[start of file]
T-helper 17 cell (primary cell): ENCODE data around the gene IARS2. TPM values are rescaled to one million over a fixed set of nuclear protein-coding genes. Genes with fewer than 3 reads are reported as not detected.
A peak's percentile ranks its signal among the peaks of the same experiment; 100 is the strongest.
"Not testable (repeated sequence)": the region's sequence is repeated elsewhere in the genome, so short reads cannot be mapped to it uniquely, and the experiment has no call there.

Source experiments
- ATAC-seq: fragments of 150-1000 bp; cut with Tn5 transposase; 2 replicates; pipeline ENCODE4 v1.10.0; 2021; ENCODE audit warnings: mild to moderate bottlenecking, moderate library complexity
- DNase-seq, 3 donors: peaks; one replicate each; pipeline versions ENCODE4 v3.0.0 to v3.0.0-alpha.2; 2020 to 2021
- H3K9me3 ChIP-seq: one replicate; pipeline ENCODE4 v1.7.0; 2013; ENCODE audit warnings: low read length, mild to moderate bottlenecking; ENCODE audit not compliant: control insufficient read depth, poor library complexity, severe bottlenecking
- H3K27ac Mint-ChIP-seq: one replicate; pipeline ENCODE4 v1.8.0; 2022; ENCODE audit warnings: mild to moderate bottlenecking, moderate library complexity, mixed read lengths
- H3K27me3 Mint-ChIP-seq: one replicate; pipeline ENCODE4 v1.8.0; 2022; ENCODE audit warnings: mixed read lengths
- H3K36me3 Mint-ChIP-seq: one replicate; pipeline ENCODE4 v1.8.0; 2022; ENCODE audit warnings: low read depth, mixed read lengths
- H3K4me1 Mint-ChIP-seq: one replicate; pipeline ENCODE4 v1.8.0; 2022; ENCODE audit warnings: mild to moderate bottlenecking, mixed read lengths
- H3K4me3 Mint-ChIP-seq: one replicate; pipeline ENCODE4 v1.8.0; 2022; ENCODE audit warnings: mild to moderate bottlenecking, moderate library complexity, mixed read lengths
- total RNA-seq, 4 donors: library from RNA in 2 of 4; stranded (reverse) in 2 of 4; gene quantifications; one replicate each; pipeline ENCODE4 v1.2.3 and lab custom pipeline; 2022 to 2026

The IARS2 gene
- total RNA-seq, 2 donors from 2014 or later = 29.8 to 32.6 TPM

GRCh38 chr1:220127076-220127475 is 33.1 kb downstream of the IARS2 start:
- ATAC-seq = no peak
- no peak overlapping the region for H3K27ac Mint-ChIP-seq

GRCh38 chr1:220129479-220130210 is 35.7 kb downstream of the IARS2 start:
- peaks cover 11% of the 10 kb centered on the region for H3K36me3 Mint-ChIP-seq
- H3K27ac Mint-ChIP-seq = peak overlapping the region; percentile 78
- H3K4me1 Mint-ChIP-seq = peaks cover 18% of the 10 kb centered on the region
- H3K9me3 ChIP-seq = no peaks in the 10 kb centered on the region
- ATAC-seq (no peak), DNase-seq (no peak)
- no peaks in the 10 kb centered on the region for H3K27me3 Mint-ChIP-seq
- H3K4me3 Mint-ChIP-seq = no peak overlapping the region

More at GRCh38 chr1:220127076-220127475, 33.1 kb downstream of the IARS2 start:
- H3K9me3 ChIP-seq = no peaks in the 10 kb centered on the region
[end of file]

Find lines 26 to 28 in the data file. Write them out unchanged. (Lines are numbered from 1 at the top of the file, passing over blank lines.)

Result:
- H3K4me3 Mint-ChIP-seq = no peak overlapping the region

More at GRCh38 chr1:220127076-220127475, 33.1 kb downstream of the IARS2 start:
- H3K9me3 ChIP-seq = no peaks in the 10 kb centered on the region